Things I Learned From Movie X
Legend of the Guardians: The Owls of Ga'hoole
By Edwin Davies
July 1, 2011
When Zack Snyder's Sucker Punch provided us with one of the first bona fide flops of 2011, as well as a rare victory for common sense and decency, it also made everyone wonder just how Snyder, who up until that point had displayed considerable savvy in his choice of projects, could get it so wrong. Most of those people had clearly forgotten, or never known, that signs of Snyder's fall from grace (and possibly sanity) had been provided mere months earlier, when his fourth film, a fantasy film about owls fighting each other, had been released to shrugs of indifference the world over. Yet within the giant owl pellet that is Legend of the Guardians: The Owls of Ga'Hoole, there are nuggets of knowledge that can be extracted for potentially evil purposes. Today, I offer you those nuggets. Don't worry, I've washed them and everything.
Success is directly proportional to how hard your title is to remember and spell
Shakespeare would have us believe that a rose by any other name would still smell as sweet. It's a lovely sentiment, but we must remember that Shakespeare wrote plays that delighted audiences and questioned the nature of the human condition. In short, he didn't know shit about selling roses. If he decided to gives roses a new name, one that was incredibly long, broken up with a colon, and with some errant punctuation thrown in for good measure, he'd have died a pauper's death on the streets of Stratford-Upon-Avon, and we would only know his name as part of a tale, passed from generation to generation, of the man who tried to sell people flowers he called Adventures of the Senses: The Bouquet of Ros'es.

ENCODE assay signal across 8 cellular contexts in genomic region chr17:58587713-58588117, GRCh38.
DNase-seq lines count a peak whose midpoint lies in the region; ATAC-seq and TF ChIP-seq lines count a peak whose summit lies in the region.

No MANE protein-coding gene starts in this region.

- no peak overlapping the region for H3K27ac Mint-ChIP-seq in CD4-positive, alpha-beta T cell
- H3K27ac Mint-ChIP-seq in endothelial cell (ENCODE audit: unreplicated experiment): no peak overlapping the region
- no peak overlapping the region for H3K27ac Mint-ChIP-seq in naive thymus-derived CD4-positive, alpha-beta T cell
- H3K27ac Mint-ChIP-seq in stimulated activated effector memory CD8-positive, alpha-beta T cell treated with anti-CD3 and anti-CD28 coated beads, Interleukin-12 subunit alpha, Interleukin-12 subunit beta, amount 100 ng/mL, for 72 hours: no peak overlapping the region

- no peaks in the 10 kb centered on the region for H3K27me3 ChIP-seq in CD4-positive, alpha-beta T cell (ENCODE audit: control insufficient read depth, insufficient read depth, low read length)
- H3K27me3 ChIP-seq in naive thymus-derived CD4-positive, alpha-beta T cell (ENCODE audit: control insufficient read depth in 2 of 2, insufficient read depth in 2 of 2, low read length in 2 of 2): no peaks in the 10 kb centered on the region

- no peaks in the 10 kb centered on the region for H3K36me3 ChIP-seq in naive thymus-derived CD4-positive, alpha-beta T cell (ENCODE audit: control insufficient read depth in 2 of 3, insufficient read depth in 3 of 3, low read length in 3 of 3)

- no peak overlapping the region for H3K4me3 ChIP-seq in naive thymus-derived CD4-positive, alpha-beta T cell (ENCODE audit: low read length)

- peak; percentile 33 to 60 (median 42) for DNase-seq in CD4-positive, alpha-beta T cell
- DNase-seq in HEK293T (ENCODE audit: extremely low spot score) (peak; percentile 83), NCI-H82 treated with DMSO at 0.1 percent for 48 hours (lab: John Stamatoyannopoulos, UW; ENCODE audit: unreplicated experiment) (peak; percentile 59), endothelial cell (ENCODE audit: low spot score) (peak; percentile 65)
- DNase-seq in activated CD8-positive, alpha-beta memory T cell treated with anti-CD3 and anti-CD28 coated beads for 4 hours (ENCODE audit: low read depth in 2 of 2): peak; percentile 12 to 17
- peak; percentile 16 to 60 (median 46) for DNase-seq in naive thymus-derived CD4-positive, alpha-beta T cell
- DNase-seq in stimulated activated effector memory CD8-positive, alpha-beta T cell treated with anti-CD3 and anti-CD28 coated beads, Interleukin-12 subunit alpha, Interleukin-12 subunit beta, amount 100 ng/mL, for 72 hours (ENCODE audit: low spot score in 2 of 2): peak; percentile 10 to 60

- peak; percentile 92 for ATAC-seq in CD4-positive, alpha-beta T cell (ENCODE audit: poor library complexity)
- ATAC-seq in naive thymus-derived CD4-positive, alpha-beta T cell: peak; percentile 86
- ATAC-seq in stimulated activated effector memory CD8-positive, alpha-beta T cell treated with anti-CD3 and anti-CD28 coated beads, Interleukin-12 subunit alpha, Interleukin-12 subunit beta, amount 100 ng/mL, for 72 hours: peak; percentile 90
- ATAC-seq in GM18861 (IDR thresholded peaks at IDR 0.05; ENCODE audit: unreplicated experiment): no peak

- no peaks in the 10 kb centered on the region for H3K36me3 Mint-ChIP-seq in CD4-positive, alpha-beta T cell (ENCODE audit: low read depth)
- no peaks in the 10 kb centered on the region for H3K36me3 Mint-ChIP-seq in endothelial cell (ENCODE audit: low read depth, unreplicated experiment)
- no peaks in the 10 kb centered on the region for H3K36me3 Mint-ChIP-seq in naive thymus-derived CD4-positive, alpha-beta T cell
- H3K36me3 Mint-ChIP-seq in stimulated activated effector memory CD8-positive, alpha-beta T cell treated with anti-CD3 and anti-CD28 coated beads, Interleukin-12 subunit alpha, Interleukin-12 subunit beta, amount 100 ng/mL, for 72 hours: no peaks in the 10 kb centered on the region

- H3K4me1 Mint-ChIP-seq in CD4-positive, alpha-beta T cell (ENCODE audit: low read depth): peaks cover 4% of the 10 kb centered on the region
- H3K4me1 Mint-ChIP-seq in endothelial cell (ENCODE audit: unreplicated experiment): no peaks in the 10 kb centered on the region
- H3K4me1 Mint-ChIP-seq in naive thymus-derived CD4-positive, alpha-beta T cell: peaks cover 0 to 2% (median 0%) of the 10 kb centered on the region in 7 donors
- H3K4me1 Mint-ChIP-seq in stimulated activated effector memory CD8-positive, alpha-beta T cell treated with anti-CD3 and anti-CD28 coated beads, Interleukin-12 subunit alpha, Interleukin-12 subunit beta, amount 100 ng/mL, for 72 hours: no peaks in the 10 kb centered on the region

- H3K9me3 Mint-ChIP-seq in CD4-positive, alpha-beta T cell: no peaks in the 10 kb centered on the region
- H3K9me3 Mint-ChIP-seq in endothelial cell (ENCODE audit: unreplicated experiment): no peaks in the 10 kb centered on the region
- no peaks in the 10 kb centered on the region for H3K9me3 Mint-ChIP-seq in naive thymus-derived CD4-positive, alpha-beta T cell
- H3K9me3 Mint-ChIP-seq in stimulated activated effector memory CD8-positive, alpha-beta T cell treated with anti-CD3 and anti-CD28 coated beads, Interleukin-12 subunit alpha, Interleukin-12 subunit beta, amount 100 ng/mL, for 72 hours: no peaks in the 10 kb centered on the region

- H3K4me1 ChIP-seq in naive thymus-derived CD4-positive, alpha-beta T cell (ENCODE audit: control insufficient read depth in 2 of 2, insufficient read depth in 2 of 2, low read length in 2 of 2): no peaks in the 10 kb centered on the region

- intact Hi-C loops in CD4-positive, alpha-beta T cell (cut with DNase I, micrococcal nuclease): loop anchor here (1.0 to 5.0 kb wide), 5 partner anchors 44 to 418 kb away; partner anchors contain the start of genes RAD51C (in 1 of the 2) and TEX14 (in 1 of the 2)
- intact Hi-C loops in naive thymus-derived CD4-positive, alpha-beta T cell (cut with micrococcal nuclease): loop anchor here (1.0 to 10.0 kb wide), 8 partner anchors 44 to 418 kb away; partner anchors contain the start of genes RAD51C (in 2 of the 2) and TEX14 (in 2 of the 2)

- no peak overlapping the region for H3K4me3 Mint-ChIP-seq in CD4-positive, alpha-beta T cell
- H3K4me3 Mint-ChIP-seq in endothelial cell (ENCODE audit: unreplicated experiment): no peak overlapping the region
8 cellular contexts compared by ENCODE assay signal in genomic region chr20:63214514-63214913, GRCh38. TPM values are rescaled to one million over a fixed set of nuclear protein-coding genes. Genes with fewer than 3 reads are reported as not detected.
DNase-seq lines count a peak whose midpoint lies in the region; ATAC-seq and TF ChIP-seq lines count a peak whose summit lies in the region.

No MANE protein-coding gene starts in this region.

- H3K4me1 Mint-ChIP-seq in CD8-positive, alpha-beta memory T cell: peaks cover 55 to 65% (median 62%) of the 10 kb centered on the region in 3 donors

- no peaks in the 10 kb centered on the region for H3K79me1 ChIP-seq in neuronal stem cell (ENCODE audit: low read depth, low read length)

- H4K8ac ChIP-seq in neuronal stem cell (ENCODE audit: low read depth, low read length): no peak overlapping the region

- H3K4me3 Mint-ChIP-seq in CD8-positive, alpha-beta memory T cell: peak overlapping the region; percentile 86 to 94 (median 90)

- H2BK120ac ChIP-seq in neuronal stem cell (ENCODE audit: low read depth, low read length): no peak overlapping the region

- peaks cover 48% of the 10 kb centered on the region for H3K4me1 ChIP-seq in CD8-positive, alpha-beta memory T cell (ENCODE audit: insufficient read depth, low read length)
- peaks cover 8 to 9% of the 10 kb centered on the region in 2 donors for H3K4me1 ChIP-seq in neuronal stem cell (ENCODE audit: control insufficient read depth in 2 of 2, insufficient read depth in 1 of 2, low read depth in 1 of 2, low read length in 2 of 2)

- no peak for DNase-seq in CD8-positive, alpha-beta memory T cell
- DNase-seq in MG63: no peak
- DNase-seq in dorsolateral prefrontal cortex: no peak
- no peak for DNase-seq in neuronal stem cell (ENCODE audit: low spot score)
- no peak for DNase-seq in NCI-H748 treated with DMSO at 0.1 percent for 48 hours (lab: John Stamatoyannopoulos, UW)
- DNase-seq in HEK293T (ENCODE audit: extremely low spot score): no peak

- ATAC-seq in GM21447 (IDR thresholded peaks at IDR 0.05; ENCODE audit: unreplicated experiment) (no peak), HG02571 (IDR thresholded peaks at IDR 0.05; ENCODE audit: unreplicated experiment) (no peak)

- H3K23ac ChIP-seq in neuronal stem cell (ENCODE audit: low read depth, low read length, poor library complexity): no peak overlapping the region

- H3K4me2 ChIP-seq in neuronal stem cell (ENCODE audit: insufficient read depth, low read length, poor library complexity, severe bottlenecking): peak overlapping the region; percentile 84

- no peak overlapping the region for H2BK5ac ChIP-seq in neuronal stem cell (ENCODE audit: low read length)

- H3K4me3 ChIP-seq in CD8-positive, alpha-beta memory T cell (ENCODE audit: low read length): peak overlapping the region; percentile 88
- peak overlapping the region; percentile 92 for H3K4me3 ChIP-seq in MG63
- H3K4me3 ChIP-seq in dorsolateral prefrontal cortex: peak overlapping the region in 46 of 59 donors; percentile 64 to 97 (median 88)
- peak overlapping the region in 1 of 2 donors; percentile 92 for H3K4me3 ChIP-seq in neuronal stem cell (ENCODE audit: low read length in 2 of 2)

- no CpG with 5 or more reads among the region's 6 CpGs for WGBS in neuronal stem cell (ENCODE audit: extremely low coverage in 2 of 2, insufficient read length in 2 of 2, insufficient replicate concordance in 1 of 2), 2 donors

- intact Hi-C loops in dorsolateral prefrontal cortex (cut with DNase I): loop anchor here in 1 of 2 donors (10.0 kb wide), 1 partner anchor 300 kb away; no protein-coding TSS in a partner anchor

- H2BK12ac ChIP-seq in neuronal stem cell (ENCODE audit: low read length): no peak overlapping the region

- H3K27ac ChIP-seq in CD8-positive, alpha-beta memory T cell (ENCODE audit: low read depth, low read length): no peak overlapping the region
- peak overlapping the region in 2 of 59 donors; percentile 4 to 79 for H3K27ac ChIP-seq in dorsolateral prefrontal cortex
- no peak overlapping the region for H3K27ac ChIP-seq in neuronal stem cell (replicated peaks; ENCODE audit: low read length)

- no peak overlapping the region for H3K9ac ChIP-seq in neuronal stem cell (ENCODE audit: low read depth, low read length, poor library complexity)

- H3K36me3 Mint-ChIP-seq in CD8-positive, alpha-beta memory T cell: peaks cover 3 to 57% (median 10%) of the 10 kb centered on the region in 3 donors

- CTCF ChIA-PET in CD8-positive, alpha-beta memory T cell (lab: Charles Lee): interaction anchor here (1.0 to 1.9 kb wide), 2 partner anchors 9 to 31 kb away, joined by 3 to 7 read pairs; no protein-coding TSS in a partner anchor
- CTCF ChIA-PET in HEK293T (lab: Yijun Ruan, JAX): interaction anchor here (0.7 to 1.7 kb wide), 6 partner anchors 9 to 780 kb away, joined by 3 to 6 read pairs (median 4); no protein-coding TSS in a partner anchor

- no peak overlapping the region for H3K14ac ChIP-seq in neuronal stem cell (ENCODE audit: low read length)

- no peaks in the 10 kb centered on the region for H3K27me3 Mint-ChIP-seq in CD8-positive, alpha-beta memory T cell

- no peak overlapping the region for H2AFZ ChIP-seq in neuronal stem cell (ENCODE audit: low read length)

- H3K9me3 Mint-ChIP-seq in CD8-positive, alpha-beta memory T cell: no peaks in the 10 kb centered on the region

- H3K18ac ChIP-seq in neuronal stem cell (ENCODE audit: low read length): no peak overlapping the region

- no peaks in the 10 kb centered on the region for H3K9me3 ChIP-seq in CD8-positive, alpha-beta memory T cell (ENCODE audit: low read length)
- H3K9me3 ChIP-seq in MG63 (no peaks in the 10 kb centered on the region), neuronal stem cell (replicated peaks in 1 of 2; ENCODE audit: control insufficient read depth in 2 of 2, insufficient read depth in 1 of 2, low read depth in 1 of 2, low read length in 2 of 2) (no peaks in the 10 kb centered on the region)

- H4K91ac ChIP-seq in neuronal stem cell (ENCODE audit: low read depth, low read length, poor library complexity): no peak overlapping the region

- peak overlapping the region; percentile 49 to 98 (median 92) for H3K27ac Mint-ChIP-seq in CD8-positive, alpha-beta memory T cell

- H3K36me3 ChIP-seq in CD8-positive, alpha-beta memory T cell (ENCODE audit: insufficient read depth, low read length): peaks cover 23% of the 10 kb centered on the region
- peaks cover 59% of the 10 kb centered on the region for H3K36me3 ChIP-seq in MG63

Legend of the Guardians: The Owls of Ga'Hoole, or LOTGTOOG, as the brevity-conscious amongst us refer to it, suffers from much the same problem as that Sideways-Universe version of Shakespeare. Despite the success of fantasy films like Lord of the Rings and Harry Potter, most people are pretty adverse to really overt fantasy, and if confronted with a title that long, complete with a word that has an apostrophe right in the middle for no good reason, they'll turn away. I mean, where do you put the emphasis on in a word like Ga'Hoole? The Ga or the Hoole? It's a linguistic nightmare that we can all do without.
It's unfortunate that Snyder was forced to use a title that was linked to the book upon which the film is based, because the actual plot of the film provides a much better one. For those unfamiliar with the film (and I'm willing to bet that's roughly 90% of the people reading this) it is about a group of evil owls that seek to subjugate all the inferior species of owls to their will. A sort of "master race" of owls, if you will. Using that aspect, Snyder could have had a billion-dollar worldwide earner if he had just changed the title to NAZI OWLS! (To always be written in all caps, like INLAND EMPIRE, and with an exclamation mark, like Airplane!, both of which are the key reference points for understanding the film, I feel.)